# Rotate Array Coding Interview Solution

Rotate Array is a very famous coding interview question asked in the interview. We will discuss the solution in Python, C++, and JavaScript which you can solve in LeetCode if you want.

## Rotate Array LeetCode and InterviewBit Question.

Given an array, rotate the array to the right by n steps, where n is nonnegative.

Example 1:

```Input: nums = [1,2,3,4,5,6,7], n = 4
Output: [5,6,7,1,2,3,4]
Explanation:
rotate 1 steps to the right: [7,1,2,3,4,5,6]
rotate 2 steps to the right: [6,7,1,2,3,4,5]
rotate 3 steps to the right: [4,5,6,7,1,2,3]```

### Follow up for this question

• Provide at least more than one solution to this problem.
• Can it be done in-place with O(1) extra space?

## Algorithm for Rotate Array Problem

### Brute Force Solution:

It’s the simplest solution, all you need to do is to rotate all the elements of the array in n steps one by one.

### Python Solution for Rotate Array.

```class Solution:
def rotate(self, number: List[int], n: int) -> None:
# speed up the rotation
n %= len(number)

for i in range(n):
previous = number[-1]
for j in range(len(number)):
number[j], previous = previous, number[j]```

### Complexity Analysis:

Time Complexity is O(n x n) another n is the number of iteration or rotations. Space Complexity is O(1). No extra space is used.

### Using Cyclic Replacements:

We can directly place every number of the array at its required correct position. But if we do that, we will destroy the original element. Thus, we need to store the number being replaced in a temp variable.

Then, we can place the replaced number temp at its correct position and so on, `numlen` times, where `numlen` is the length of the array. We have chosen `numlen` to be the number of replacements since we have to shift all the elements of the array(which is `numlen`).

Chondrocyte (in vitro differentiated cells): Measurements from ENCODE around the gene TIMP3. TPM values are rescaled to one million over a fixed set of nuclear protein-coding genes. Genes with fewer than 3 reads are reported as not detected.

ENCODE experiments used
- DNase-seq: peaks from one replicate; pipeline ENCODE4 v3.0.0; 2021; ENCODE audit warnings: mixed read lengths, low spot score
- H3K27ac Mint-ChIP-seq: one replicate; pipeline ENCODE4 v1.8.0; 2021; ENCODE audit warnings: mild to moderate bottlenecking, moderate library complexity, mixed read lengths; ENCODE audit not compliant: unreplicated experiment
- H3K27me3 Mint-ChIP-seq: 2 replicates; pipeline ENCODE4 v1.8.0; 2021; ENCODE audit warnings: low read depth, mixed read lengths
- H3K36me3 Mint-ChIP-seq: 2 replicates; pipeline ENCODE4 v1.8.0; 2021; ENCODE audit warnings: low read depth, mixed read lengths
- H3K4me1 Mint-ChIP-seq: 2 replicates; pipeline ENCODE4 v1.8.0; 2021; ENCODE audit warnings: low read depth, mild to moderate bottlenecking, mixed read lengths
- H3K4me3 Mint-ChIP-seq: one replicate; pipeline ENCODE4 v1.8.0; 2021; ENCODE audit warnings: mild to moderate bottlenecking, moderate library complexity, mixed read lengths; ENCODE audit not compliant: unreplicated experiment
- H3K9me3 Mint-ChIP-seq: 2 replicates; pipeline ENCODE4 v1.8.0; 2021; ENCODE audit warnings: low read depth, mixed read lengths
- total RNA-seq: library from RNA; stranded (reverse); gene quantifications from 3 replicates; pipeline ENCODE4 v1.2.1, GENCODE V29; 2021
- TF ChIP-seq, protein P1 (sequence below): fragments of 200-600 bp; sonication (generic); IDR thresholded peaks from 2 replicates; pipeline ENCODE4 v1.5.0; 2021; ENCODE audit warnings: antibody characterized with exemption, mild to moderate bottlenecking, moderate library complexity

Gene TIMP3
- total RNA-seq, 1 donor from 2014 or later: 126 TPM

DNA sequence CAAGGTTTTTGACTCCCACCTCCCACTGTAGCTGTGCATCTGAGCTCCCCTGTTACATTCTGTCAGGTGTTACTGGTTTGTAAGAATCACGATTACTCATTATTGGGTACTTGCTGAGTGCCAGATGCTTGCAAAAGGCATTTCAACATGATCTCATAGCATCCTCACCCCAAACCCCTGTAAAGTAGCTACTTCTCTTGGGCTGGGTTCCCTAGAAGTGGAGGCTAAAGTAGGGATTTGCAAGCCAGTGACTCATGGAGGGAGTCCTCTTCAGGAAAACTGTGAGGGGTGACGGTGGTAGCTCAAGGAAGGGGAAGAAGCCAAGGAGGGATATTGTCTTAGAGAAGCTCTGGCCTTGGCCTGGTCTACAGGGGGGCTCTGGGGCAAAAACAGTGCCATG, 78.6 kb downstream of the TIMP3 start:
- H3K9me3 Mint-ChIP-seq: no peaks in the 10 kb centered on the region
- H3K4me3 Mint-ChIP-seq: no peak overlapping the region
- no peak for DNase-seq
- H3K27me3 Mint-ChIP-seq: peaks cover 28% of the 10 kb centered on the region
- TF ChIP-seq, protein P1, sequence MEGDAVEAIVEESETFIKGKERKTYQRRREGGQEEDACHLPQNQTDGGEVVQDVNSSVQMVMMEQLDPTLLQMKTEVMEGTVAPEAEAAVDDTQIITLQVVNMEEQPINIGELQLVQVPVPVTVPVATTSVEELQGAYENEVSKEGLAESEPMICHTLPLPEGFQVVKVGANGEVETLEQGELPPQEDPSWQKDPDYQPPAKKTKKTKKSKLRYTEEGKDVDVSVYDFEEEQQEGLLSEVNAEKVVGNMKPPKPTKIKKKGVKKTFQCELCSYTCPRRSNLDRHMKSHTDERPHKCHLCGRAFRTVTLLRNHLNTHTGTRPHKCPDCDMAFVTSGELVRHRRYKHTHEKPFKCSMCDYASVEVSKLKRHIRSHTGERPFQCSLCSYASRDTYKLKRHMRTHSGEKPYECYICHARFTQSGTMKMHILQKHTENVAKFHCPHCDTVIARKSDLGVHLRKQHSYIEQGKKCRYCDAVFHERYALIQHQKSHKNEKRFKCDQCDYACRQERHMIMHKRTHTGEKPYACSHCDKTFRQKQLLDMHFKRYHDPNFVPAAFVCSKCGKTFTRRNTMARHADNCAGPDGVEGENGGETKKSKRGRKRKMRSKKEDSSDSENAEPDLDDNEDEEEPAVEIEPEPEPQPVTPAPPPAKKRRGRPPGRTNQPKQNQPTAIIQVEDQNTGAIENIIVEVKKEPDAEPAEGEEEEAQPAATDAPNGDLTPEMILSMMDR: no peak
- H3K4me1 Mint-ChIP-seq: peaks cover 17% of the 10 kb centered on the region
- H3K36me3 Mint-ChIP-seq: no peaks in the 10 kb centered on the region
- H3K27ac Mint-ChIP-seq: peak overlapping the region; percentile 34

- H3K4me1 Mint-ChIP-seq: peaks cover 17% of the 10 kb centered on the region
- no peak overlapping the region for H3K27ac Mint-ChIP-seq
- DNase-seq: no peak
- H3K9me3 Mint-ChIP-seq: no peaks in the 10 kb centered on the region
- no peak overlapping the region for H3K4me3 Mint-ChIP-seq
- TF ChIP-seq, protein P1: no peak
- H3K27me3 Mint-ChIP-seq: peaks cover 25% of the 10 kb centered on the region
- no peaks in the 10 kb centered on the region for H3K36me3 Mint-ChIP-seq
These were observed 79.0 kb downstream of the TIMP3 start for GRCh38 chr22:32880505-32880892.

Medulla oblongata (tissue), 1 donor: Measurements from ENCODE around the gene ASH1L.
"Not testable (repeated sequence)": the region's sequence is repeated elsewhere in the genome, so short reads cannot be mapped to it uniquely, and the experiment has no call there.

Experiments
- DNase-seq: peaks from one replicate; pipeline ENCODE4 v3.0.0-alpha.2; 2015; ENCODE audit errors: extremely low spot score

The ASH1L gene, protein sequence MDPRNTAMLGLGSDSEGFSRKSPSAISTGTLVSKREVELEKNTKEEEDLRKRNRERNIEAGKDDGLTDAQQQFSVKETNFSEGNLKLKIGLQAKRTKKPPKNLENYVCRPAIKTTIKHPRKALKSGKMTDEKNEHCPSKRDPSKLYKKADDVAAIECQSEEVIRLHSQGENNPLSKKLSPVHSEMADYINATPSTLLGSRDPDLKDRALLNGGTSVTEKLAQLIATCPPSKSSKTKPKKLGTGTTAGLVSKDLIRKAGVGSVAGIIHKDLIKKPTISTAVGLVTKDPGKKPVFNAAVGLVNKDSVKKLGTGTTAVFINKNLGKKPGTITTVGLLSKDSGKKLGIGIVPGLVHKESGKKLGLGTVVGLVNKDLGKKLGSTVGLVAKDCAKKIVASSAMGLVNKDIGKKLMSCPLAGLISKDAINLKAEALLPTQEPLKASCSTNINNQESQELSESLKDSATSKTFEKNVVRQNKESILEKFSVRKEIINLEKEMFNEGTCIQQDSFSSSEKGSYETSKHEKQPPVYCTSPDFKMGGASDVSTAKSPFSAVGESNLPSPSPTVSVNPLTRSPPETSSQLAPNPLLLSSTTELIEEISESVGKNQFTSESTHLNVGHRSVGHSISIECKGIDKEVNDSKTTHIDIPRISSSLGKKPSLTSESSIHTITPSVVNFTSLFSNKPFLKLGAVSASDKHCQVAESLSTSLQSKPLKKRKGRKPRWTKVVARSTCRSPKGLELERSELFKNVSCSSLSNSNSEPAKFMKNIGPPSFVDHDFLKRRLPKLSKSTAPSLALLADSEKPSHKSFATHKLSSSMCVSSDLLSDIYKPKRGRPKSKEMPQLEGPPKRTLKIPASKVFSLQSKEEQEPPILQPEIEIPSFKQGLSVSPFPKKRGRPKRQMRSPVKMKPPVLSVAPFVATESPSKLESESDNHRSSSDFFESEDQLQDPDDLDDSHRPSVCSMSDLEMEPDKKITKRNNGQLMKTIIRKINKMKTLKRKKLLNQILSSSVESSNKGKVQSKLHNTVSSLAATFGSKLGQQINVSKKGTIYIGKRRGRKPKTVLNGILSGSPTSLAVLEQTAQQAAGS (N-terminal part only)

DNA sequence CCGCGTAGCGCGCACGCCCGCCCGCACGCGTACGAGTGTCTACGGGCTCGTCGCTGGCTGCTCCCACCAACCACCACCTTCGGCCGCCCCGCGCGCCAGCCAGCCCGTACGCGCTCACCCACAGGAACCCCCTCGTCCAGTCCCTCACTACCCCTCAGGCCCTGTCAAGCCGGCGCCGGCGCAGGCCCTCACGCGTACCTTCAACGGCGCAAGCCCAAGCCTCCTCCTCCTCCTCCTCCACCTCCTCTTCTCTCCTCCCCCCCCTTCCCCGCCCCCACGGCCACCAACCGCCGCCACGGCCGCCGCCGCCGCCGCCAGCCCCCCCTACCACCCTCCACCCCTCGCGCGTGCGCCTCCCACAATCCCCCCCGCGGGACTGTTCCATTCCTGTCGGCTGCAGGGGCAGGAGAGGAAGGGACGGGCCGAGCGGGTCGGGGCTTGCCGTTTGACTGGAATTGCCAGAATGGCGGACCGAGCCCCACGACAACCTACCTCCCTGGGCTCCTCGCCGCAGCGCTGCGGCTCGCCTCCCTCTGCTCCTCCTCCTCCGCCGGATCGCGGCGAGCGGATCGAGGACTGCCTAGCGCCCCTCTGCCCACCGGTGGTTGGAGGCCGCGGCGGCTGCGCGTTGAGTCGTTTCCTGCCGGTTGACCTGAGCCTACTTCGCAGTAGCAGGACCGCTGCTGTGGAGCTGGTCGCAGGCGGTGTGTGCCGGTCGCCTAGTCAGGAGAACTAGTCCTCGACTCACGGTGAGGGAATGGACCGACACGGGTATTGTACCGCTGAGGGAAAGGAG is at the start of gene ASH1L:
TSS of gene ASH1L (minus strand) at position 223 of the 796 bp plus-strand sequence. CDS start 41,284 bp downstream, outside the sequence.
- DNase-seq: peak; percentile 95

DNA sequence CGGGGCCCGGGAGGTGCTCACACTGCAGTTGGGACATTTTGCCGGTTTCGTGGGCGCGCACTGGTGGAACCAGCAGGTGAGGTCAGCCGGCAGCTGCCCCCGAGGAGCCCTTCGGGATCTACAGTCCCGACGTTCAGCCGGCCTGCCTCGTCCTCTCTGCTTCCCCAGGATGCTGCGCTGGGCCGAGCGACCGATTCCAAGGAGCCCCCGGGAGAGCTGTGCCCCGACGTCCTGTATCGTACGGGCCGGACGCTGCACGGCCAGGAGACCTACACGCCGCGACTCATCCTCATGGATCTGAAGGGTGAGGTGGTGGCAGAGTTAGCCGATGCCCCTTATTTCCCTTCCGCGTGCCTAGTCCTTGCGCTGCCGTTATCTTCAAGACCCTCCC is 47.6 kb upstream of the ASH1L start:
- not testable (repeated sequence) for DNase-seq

But, there could be a problem with this method, if `numlen % n = 0` where `n=n%numlen`. In this case, while picking up numbers to be placed at the correct position, we will eventually reach the number from which we originally started.

Thus, in such a case, when we hit the original number’s index again, we start the same process with the number following it.

### Python Solution:

```class Solution:
def rotate(self, number: List[int], n: int) -> None:
numlen = len(number)
n %= numlen

start = count = 0
while count < numlen:
current, prev = start, number[start]
while True:
next_idx = (current + n) % numlen
number[next_idx], prev = prev, number[next_idx]
current = next_idx
count += 1

if start == current:
break
start += 1

## Time Complexity: O(n)
## Space Complexity: O(1)```

### C++ Solution

```//Another solution where we are using an extra Array for this answer.
class Solution {
public:
void rotate(vector<int>& nums, int k) {
vector<int> temp(nums.size(),0);
int sze = nums.size();
for(int i=0;i<nums.size();i++){
temp[(i+k)%sze] = nums[i];
}
for(int i=0;i<sze;i++)
nums[i] = temp[i];
};
};

// Time Complexity: O(n)
// Space Complexity: O(n)```